Greenland's glaciers have been shrinking for the past century, according to a Danish study, suggesting that the ice melt is not a recent phenomenon caused by global warming.
Danish researchers from Aarhus University studied glaciers on Disko island, in western Greenland in the Atlantic, from the end of the 19th century until the present day.
"This study, which covers 247 of 350 glaciers on Disko, is the most comprehensive ever conducted on the movements of Greenland's glaciers," glaciologist Jacob lement Yde, who carried out the study which was published yesterday with Niels Tvis nudsen, told the agency.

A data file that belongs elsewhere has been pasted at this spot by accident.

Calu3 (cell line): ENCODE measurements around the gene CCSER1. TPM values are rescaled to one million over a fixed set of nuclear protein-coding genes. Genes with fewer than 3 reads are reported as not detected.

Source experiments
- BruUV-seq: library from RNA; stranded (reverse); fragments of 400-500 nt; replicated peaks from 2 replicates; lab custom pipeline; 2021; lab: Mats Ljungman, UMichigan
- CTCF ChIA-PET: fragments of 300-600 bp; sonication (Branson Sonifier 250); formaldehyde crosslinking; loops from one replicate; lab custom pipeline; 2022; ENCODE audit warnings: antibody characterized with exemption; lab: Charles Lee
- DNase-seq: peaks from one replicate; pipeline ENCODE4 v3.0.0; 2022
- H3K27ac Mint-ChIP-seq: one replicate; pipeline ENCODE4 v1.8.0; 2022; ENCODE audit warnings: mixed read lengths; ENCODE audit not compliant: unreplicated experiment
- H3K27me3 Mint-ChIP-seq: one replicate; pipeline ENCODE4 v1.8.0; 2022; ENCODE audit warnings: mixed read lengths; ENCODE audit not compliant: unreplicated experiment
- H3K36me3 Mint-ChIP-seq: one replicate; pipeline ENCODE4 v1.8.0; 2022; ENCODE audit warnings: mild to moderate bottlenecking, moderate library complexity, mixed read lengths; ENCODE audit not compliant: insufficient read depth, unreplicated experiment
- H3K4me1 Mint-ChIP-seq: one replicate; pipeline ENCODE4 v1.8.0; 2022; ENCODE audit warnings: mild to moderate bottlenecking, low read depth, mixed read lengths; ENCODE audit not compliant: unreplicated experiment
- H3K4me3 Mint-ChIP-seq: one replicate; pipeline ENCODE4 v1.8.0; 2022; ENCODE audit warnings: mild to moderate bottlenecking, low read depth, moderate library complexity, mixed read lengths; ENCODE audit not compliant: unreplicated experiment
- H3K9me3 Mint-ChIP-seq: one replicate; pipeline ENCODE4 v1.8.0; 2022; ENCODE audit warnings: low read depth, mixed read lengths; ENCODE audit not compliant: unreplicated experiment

Using maps from the 19th century and current satellite observations, the scientists were able to conclude that "70 per cent of the glaciers have been shrinking regularly since the end of the 1880s at a rate of around eight metres per year," Yde said.
"We studied 95 per cent of the area covered by glaciers in Disko and everything indicates that our results are also valid for the glaciers along the coasts of the rest of Greenland," he said.
The biggest reduction was observed between 1964 and 1985.
"A three-to-four degree increase of the temperature on Greenland from 1920 to 1930, and the increase recorded since 1995 has sped up the ice melt," he said.
The effect of the rising temperatures in the 1920s and 1930s was "visible dozens of years later, and that of the 1990s will be (visible) in 10 or 20 years," Yde said, adding that he expected Greenland's glaciers to melt even faster in the future.